genome and adherence to particular canons. The New Zealand
toi iho 'maori made' arts and crafts mark discussed later
in this note is of interest because it is explicitly presented
as an indication of artistic quality.
How can an indigenous identification regime be established?
Some proponents have advocated sui generis legislation,
either restricted to a mark or as part of broader protection
of traditional knowledge (eg including provisions restricting
biopiracy and publication of 'sacred & secret' oral
Others have suggested that special legislation is not
feasible (eg politically impractical and of uncertain
status under international trade law) or necessary. Such
figures have argued that aims can be achieved through
a mix of existing trademark law (along with 'passing off'
provisions in trade practices law) and efficient administration
that minimises abuses, eg monitoring and prosecution of
breaches such as label tampering.
2001 Intellectual Property & Cultural Products
a source community may be unable to prevent
nonconforming use or outsider appropriation, it can
at least charge that the modified or stolen cultural
product is not "the real thing". ... The absence
of an authenticity mark would alert potential consumers
of cultural products of a lack of association with the
presumed source community. This compromise between ownership
and anarchy does not settle the conflicts associated
with contested internal use or objectionable external
appropriation, but it is one potential vehicle for recognizing
the significance of cultural
Concerns about the administration of schemes range from
costs (with some critics arguing that mandatory registration
is essential because individual creators will receive
insufficient returns to induce voluntary participation)
to skepticism about technical and economic bases (eg recurrent
ambitious proposals in Australia for DNA-
or microdot-based labels) and unhappiness about dispute
resolution mechanisms. Administration is difficult in
states where there are few population registers and in
circumstances where individuals are prepared to lend their
identity to works of which they were not the principal
author (and indeed may not have sighted).
Should labels be operated by a government agency or by
a nongovernment body, for example similar to a copyright
collecting society? Should governments provide
such a body with seed funding for establishment and initial
activity, a period that might last for more than ten years
until the agency become self-sustaining? Should funding
be provided through a special levy on sales (by dealers
or artists) or by a grant on the basis that an indigenous
mark regime has a broad cultural/social equity basis rather
than a mechanism for rewarding individual creators and
There has been no over-arching international study of
indigenous mark regimes and much of the literature concentrates
on advocacy rather evaluation.
Works on the shape of intellectual property or other protection
and recognition for indigenous cultural expression and
knowledge are highlighted in the Intellectual Property
guide elsewhere on this site.
Items of particular value include Intellectual Property
Rights for Indigenous Peoples: A Sourcebook (Oklahoma
City: Society for Applied Anthropology 1994) edited by
Thomas Greaves, Rosemary Coombe's The Cultural Life
of Intellectual Properties: Authorship, Appropriation
& the Law (Durham: Duke Uni Press 1998), Michael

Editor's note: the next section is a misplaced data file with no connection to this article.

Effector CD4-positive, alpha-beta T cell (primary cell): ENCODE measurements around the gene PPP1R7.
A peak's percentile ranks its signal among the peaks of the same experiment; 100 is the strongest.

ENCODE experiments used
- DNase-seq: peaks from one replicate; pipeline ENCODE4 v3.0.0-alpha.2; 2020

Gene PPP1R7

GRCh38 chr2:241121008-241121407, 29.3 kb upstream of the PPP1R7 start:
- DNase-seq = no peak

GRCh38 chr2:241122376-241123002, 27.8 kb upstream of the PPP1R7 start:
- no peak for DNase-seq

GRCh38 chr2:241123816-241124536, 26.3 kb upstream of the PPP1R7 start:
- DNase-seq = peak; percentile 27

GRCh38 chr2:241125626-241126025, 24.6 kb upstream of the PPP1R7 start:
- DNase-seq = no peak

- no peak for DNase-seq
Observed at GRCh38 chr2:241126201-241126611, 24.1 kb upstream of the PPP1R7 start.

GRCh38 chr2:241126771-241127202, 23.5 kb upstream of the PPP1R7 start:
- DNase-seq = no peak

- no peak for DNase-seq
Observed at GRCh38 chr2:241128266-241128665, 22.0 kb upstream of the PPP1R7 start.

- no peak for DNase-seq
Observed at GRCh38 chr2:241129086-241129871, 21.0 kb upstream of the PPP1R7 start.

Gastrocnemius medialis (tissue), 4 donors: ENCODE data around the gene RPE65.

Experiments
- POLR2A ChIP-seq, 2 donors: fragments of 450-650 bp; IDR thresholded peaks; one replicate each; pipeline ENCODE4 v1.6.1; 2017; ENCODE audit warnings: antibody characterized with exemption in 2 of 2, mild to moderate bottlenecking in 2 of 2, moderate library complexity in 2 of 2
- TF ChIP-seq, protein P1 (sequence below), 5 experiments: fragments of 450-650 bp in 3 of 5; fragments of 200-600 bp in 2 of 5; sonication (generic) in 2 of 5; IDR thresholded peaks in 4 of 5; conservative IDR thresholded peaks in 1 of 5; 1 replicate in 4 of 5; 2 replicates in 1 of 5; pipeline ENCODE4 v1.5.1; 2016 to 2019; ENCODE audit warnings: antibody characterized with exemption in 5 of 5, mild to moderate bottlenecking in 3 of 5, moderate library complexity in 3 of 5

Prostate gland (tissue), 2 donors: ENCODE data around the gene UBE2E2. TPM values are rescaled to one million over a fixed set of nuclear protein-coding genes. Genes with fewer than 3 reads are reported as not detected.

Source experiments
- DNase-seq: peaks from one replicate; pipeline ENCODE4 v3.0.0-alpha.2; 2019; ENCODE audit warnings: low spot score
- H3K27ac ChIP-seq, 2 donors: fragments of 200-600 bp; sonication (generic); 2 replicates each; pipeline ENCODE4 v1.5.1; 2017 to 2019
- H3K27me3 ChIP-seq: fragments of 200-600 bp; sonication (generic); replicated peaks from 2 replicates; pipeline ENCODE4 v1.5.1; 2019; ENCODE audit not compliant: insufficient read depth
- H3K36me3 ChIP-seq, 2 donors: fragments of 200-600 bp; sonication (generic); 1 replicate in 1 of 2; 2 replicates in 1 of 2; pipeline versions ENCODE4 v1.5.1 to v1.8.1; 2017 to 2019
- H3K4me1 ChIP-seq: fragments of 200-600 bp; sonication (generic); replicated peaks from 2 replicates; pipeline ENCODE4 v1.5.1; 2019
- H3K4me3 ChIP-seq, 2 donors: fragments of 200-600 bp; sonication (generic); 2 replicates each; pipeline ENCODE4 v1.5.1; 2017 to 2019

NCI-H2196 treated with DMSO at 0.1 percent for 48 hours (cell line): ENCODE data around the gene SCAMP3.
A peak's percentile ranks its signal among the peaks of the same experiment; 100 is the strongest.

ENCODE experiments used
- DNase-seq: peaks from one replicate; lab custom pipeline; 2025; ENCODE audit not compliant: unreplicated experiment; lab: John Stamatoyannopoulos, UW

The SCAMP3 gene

Brown's Who Owns Native Culture (Cambridge: Harvard
Uni Press 2003), Peter Drahos' 2004 Towards An International
Framework for the Protection of Traditional Group Knowledge
& Practice (PDF)
and the 2003 WIPO Consolidated Analysis of the Legal
Protection of Traditional Cultural Expressions report
There is a broader view in The Origins of Indigenism:
Human Rights and the Politics of Identity (Berkeley:
Uni of California Press 2003) by Ronald Niezen.
Shelly Errington's The Death of Authentic Primitive
Art & Other Tales of Progress (Berkeley: Uni
of California Press 1998), The Invention of Tradition
(Cambridge: Cambridge Uni Press 1983) edited by Eric Hobsbawm
& Terence Ranger and Time, Histories & Ethnologies
(Ann Arbor: Uni of Michigan Press 1995) edited by Diane
Hughes & Thomas Trautmann and Who Owns Culture?:
Appropriation & Authenticity In American Law
(New Brunswick: Rutgers Uni Press 2005) by Susan Scafidi
offer perspectives on authenticity. Other works are highlighted
here as part of the
discussion of ethographic forgery.
For Australia see Terri Janke's 2002 Indigenous Arts
Certification Mark WIPO Case Study (PDF)
as part of her 2003 Minding Culture studies
for WIPO, Leanne Wiseman's 2001 'The Protection of Indigenous
Art and Culture in Australia: The Label of Authenticity'
in European Intellectual Property Reports, Michael
Blakeney's 1999 paper (PDF)
on Intellectual Property in the Dreamtime - Protecting
the Cultural Creativity of Indigenous Peoples, Elizabeth
Coleman's Aboriginal Art, Identity & Appropriation
(Aldershot: Ashgate 2005) and Marianna Annas'
The Label of Authenticity: A Certification Trade Mark
for Goods and Services of Indigenous Origin.
Janke's broader 1998 Our Culture, Our Future
report and the 1994 Stopping The Ripoffs: Intellectual
Property Protection for Aboriginal & Torres Strait
Islander Peoples discussion paper
are highlighted in the IP Guide. They might be supplemented
by Janke's 2000 Money for Arts Sake article
and Kathryn Wells' 1996 Alternative Law Journal
article on 'The Development of an Authenticity Trade Mark
for Indigenous Artists: law reform'. Maree Sainsbury's
cogent Moral Rights & their Application in Australia
(Leichhardt: Federation Press 2003) is also value for
broader moral rights questions in Australia.
Concerns about forgery and appropriation are highlighted
in Christine Alder's Challenges to authenticity in
the Aboriginal art market (PDF)
and Karen Dayman's Authentication: the role of the
Aboriginal art centres (PDF).
Other works are highlighted here
as part of discussion of the contemporary art market.
Benchmarks about collectibles are provided here.
Context in New Zealand is provided by Aroha Te Pareake
Mead's 2002 paper
Understanding Maori Intellectual Property Rights.
The 1990 US Indian Arts & Crafts Act is discussed
in The Arbitrary Indian: The Indian Arts &
Crafts Act of 1990 (Tulsa: Uni of Oklahoma Press 1997)
by Gail Sheffield. The 1999 US Patent & Trademark
Office report (PDF)
on Official Insignia of Native American Tribes
takes a dim view of the need for special protection for
some cultural expression.